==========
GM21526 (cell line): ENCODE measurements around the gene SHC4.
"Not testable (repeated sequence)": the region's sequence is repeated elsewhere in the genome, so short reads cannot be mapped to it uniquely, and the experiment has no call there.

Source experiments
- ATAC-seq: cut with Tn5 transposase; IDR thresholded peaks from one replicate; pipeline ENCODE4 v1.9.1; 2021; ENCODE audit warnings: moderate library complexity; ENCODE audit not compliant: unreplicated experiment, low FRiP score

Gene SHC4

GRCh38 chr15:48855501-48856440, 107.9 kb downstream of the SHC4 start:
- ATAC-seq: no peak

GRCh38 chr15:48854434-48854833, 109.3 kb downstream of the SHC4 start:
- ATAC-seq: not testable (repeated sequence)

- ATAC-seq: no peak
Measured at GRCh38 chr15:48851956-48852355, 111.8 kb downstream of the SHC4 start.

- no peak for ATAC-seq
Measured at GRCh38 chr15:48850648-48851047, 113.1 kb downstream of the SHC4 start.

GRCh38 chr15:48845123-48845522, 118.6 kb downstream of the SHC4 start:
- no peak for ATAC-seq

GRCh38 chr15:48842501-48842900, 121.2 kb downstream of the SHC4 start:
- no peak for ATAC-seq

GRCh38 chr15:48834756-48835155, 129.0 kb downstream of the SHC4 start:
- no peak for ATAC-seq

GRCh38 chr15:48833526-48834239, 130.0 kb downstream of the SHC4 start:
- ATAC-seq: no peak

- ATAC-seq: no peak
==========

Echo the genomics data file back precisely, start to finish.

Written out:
GM21526 (cell line): ENCODE measurements around the gene SHC4.
"Not testable (repeated sequence)": the region's sequence is repeated elsewhere in the genome, so short reads cannot be mapped to it uniquely, and the experiment has no call there.

Source experiments
- ATAC-seq: cut with Tn5 transposase; IDR thresholded peaks from one replicate; pipeline ENCODE4 v1.9.1; 2021; ENCODE audit warnings: moderate library complexity; ENCODE audit not compliant: unreplicated experiment, low FRiP score

Gene SHC4

GRCh38 chr15:48855501-48856440, 107.9 kb downstream of the SHC4 start:
- ATAC-seq: no peak

GRCh38 chr15:48854434-48854833, 109.3 kb downstream of the SHC4 start:
- ATAC-seq: not testable (repeated sequence)

- ATAC-seq: no peak
Measured at GRCh38 chr15:48851956-48852355, 111.8 kb downstream of the SHC4 start.

- no peak for ATAC-seq
Measured at GRCh38 chr15:48850648-48851047, 113.1 kb downstream of the SHC4 start.

GRCh38 chr15:48845123-48845522, 118.6 kb downstream of the SHC4 start:
- no peak for ATAC-seq

GRCh38 chr15:48842501-48842900, 121.2 kb downstream of the SHC4 start:
- no peak for ATAC-seq

GRCh38 chr15:48834756-48835155, 129.0 kb downstream of the SHC4 start:
- no peak for ATAC-seq

GRCh38 chr15:48833526-48834239, 130.0 kb downstream of the SHC4 start:
- ATAC-seq: no peak

- ATAC-seq: no peak